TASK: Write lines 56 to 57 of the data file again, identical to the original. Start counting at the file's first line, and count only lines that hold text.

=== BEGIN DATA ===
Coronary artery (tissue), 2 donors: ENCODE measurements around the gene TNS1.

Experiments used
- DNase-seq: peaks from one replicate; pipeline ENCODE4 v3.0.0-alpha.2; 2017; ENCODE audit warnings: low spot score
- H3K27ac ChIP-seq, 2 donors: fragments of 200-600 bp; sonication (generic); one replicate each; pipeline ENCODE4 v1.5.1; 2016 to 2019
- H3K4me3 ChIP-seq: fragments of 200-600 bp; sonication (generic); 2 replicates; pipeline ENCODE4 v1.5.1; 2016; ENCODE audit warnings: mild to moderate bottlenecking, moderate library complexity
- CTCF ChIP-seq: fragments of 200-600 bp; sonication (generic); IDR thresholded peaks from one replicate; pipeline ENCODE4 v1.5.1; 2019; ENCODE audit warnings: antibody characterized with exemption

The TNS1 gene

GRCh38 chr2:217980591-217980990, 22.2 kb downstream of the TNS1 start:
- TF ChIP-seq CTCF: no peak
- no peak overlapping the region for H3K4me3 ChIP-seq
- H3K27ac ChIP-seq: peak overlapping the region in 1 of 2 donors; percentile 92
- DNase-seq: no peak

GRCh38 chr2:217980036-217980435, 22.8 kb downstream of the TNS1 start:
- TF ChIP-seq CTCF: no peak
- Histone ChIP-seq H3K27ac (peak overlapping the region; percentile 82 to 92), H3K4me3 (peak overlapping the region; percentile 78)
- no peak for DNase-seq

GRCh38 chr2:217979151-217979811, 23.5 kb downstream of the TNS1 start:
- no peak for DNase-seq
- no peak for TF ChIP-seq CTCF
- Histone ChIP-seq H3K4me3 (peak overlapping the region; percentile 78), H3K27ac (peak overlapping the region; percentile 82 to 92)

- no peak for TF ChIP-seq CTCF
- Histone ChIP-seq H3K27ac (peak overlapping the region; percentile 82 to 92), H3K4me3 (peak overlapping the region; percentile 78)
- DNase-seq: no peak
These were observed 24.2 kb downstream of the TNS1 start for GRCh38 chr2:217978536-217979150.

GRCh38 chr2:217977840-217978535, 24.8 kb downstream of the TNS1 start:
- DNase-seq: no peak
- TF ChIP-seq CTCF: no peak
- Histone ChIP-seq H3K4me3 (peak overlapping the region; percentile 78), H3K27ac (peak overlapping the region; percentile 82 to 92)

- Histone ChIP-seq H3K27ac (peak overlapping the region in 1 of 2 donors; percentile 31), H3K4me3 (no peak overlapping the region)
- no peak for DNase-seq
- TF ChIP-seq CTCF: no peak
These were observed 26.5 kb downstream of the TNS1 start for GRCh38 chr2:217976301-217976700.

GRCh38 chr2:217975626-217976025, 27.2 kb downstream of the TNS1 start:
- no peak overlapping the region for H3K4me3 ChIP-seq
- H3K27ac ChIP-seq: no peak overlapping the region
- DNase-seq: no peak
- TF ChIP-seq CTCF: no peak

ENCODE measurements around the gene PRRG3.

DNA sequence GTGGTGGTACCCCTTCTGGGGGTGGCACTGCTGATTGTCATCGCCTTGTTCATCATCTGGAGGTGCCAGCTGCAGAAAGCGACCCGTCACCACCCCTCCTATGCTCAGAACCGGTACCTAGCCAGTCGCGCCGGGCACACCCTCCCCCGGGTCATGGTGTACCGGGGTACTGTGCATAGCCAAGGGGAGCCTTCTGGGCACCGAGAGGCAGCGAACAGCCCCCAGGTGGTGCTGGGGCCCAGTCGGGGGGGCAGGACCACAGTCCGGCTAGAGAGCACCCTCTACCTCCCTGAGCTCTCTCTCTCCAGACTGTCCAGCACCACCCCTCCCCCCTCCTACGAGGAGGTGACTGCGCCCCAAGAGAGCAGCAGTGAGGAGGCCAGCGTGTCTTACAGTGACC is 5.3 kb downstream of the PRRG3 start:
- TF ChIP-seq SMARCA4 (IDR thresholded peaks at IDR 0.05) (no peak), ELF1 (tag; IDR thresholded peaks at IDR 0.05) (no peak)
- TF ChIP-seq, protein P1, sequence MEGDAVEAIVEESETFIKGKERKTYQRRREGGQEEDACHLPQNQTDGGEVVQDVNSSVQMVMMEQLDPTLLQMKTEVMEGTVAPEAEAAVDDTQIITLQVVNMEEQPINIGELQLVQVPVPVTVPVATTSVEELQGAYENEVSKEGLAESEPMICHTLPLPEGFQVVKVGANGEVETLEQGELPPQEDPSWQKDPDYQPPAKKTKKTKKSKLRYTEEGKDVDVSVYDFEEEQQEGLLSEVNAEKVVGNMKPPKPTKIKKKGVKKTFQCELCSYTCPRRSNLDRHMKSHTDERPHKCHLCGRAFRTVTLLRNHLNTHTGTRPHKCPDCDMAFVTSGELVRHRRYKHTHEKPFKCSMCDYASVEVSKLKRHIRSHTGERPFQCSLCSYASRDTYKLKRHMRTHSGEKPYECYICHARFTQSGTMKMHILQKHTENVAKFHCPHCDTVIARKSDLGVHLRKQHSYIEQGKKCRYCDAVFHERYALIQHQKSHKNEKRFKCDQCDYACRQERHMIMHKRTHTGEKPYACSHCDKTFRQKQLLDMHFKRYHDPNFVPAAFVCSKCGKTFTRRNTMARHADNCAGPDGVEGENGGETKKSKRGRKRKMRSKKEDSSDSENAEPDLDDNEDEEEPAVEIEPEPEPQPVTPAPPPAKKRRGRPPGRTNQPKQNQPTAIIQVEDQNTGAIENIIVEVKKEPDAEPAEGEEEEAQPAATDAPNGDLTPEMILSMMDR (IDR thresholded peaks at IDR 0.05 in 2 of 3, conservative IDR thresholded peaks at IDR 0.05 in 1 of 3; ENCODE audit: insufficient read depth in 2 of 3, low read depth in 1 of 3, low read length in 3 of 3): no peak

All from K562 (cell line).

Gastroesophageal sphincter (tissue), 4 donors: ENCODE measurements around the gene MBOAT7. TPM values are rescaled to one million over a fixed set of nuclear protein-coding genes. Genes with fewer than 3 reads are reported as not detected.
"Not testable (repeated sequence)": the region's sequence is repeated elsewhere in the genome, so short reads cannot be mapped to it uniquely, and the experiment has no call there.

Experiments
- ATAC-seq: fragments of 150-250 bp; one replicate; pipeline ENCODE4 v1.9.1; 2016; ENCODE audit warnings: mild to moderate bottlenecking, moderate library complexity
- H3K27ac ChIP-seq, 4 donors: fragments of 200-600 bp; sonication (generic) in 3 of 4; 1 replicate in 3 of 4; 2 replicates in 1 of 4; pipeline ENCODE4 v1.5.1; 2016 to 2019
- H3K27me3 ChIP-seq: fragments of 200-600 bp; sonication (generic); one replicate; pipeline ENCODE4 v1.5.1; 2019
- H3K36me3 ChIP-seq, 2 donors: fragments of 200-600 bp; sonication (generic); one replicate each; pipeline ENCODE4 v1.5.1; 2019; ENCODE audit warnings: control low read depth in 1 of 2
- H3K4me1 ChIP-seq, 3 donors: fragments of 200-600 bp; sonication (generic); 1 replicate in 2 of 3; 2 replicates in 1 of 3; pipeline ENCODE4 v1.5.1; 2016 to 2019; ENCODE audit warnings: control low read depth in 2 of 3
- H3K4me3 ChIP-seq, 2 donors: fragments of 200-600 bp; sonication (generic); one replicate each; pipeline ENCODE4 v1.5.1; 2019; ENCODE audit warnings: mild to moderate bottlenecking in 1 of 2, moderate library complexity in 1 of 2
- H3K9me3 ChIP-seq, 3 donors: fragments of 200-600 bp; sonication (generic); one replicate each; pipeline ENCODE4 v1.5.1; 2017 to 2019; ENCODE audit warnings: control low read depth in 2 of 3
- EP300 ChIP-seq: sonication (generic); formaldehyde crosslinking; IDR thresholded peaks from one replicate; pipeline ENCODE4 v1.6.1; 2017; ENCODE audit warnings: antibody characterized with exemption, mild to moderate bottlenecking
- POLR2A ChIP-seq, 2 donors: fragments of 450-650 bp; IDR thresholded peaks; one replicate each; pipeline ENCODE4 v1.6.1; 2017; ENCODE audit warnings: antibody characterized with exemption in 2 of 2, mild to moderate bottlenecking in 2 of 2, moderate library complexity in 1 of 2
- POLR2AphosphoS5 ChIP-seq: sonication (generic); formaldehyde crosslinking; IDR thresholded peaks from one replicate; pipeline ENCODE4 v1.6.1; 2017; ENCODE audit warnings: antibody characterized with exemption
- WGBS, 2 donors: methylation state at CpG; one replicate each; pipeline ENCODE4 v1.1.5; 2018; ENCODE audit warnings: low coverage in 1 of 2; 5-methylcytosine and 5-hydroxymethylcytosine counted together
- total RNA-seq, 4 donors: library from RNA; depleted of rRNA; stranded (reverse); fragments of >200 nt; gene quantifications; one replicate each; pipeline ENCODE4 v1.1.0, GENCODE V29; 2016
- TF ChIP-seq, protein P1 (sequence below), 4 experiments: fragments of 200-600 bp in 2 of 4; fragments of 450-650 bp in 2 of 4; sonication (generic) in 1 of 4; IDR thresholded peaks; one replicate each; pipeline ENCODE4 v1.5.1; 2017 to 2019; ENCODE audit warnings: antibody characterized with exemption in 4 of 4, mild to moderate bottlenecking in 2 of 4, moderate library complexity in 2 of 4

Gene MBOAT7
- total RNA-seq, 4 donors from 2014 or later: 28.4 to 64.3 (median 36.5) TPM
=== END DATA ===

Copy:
- WGBS, 2 donors: methylation state at CpG; one replicate each; pipeline ENCODE4 v1.1.5; 2018; ENCODE audit warnings: low coverage in 1 of 2; 5-methylcytosine and 5-hydroxymethylcytosine counted together
- total RNA-seq, 4 donors: library from RNA; depleted of rRNA; stranded (reverse); fragments of >200 nt; gene quantifications; one replicate each; pipeline ENCODE4 v1.1.0, GENCODE V29; 2016